11. … c7-d7, d7 cannon d2, d7-c8 — The loss of black’s pawns gave him range on the white pawn. Finding a safe place for the last black rook is getting harder thought. Finally black makes an aggressive action again.
12. c1-d2, d2-e3, f3-e4 — Knights feel a little too indestructible currently. Every other piece feels fragile, but I don’t know how anyone is supposed to lose their knights once the queens are off the board. Maybe I’ll adjust the knight defense to 7, so 2 knights can defeat 1 knight.
12. …c5-d6, c8 cannon c3, b5-c4 — good move on black’s part, but not enough material left, especially after his own knight falls
13. b1-c2, c2-d3, d3 cannon c4 — trading rook for knight.
13. … c8-d8, d6-c5, d8 cannon d3 — taking the rook with a bishop results in losing the bishop.
14. f2-g3, g1-f2, f2 cannon f6 — trading down pawns.
14. …d8-c7, c7 cannon g3, c7-d8
15. e2-f3, f1-e2, e1-f1
15. … e8-f7, c5-d6, b6-c7 .. defending against the threat of a cannon attack on his rook and trying to link up his 2 remaining pawns eventually.
Rook sight lines are a huge factor in restraining movement by both sides here.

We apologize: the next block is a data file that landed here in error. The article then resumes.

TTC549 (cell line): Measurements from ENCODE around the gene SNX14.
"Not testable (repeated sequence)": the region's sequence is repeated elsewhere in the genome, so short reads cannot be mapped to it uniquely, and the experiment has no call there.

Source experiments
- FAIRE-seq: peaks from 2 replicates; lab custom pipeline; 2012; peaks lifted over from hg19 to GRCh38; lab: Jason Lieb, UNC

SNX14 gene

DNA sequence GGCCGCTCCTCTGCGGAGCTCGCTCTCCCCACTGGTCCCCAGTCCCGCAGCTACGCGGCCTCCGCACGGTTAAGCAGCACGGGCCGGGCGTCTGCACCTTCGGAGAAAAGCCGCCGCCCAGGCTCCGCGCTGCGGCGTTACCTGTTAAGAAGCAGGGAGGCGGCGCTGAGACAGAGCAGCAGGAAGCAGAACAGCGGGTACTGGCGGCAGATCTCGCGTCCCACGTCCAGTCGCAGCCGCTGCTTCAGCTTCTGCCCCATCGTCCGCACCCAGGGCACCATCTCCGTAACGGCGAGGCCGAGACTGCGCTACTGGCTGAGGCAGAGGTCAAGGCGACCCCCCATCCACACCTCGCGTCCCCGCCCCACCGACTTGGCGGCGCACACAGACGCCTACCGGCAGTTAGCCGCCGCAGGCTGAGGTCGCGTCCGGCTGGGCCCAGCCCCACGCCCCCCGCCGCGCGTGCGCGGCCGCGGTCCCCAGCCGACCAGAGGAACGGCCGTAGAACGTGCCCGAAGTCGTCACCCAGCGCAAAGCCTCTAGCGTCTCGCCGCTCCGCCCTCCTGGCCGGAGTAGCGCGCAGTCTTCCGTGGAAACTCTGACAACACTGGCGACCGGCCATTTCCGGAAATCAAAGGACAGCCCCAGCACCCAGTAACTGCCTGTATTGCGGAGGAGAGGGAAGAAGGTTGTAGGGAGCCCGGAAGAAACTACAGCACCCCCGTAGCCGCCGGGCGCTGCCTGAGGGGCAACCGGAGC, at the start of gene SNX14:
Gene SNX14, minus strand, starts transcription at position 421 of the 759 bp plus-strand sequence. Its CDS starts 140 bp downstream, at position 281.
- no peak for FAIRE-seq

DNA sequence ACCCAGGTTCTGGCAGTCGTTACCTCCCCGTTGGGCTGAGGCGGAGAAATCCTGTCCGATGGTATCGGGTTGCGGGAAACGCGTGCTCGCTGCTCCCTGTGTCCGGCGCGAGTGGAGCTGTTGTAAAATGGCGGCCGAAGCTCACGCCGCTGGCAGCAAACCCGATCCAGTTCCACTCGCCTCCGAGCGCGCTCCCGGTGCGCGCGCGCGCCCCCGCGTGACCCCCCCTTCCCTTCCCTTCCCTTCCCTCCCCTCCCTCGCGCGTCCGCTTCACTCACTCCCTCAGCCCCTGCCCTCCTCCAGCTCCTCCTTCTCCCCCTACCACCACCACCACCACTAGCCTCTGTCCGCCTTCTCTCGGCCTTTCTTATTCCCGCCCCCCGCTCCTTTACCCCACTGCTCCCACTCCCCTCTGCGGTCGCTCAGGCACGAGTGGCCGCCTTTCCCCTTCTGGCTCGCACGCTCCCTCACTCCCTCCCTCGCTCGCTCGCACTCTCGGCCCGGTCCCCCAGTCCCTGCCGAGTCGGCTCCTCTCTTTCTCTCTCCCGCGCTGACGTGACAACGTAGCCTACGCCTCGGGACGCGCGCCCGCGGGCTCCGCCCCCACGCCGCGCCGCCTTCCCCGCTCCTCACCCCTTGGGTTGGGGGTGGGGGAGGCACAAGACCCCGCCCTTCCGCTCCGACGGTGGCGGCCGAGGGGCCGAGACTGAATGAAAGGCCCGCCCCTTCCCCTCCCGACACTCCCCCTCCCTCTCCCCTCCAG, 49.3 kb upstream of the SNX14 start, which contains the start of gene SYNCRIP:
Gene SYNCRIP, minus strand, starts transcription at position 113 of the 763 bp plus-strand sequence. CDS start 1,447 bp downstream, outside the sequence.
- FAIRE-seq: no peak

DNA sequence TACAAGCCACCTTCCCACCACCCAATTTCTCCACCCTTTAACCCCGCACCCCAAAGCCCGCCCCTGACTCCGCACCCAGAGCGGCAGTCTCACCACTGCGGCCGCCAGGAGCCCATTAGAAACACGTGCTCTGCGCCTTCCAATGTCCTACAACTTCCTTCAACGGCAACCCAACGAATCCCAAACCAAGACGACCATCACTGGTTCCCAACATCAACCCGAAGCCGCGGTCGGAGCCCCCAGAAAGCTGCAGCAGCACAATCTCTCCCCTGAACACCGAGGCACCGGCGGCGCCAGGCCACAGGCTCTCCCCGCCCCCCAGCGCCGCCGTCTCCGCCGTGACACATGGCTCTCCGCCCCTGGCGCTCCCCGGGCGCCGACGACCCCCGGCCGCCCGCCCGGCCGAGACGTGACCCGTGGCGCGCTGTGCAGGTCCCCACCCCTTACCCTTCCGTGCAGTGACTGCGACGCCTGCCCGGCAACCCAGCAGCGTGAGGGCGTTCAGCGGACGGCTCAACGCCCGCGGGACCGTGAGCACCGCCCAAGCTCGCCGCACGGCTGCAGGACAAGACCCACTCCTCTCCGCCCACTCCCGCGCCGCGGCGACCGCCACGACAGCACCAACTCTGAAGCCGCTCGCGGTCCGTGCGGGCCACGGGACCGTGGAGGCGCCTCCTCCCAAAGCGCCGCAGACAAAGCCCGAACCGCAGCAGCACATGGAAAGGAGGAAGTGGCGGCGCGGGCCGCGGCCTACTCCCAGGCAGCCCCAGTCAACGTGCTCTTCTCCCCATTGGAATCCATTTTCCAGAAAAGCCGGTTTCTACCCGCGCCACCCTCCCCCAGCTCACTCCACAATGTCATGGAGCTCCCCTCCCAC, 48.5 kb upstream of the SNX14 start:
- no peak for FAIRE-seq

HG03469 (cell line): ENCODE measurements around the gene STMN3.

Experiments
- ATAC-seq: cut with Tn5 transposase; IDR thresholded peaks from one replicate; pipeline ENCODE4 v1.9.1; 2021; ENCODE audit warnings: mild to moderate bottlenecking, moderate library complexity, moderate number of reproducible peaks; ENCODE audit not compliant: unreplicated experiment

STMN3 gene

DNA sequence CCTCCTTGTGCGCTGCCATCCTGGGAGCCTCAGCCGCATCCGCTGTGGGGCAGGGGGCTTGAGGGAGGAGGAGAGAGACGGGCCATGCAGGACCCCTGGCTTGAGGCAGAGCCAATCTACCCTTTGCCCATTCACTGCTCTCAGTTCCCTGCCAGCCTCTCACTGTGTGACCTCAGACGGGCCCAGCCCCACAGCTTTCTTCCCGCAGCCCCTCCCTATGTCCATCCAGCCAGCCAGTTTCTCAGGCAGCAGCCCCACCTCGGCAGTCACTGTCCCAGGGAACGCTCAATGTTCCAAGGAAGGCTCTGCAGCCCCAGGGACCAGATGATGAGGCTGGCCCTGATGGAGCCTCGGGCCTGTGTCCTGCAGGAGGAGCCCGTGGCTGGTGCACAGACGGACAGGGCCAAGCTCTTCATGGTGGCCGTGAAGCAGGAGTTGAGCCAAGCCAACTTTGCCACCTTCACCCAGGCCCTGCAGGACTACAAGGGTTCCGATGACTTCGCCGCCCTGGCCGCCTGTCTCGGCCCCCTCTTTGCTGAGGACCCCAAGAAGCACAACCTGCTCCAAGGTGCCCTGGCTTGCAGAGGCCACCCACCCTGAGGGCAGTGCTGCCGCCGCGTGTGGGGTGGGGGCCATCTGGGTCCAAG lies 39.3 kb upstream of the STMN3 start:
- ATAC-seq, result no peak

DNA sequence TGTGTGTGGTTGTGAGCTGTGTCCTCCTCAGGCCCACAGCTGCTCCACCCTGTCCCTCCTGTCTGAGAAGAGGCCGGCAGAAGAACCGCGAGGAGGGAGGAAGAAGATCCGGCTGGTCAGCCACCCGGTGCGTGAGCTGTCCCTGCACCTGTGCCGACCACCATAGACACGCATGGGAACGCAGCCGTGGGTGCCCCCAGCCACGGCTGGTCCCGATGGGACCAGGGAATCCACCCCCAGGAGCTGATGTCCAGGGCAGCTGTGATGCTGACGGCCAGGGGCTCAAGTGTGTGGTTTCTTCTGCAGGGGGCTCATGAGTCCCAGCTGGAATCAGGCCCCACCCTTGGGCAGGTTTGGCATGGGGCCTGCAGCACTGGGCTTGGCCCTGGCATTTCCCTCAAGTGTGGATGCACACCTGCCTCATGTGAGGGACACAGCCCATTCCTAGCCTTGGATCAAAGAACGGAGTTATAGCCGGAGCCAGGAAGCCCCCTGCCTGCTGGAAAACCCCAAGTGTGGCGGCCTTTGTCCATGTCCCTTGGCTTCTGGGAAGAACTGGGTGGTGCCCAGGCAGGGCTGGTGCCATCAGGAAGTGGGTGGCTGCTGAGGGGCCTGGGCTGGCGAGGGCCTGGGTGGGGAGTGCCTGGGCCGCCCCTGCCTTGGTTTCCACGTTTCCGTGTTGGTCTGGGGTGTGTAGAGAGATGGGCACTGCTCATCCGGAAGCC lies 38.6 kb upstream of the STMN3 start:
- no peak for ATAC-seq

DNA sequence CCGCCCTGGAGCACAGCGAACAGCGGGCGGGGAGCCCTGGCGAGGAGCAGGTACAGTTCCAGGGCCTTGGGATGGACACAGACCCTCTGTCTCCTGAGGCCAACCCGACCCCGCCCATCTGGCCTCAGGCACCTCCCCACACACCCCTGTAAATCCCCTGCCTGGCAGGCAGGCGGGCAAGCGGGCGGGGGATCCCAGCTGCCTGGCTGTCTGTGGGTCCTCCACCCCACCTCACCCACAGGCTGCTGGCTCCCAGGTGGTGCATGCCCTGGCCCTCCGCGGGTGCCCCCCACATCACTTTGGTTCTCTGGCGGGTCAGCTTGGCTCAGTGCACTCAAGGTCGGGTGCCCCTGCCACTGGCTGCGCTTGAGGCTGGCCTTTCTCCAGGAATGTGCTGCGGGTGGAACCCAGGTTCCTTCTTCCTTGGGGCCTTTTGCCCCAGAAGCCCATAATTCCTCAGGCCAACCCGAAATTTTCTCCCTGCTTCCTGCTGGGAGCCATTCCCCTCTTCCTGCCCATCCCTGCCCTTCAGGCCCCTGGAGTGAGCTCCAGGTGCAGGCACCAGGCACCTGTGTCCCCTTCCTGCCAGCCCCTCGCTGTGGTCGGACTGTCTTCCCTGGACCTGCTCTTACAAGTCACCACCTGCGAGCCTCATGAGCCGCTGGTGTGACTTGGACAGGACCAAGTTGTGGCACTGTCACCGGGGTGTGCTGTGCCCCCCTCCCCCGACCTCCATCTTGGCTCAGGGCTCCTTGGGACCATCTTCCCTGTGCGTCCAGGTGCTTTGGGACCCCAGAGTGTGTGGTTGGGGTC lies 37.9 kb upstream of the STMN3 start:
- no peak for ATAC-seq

16. e3-f4, e2-e3, e3-d4 — preparing for a melee assault, the queenside bishop is exposed, but the black rook would be lost if it was cannoned.
16. … d6-c6, d7-c8, d8 cannon d4
17. f2-e2, e2-d1, d1 cannon d8
17. … c7-d8, c6-d7, e6-d6
Its over, black doesn’t have the power to do anything, and the knights and bishops no longer are restrained since black’s rook is gone. They can march on, finishing off the rest of the black’s army with help from the white rook.
RULES OF THE GAME:
|Piece||Off. Strength||Def. Strength||Note|
|Queen||6||6||The Queen is the only unit without doubled defense strength|
|Rook||0||0||The Rook has the special cannon attack but no melee strength|
|Bishop||3||6||Bishops are a moderately powerful piece.|
|Knight||4||8||Knights are the best melee combatants.|
|Pawn||Varies||Varies||Pawns have 1 off., 2 def. strength for every pawn surrounding them.|
|King||2||4||In version 1 of the rules, the King has special powers. He is mundane now.|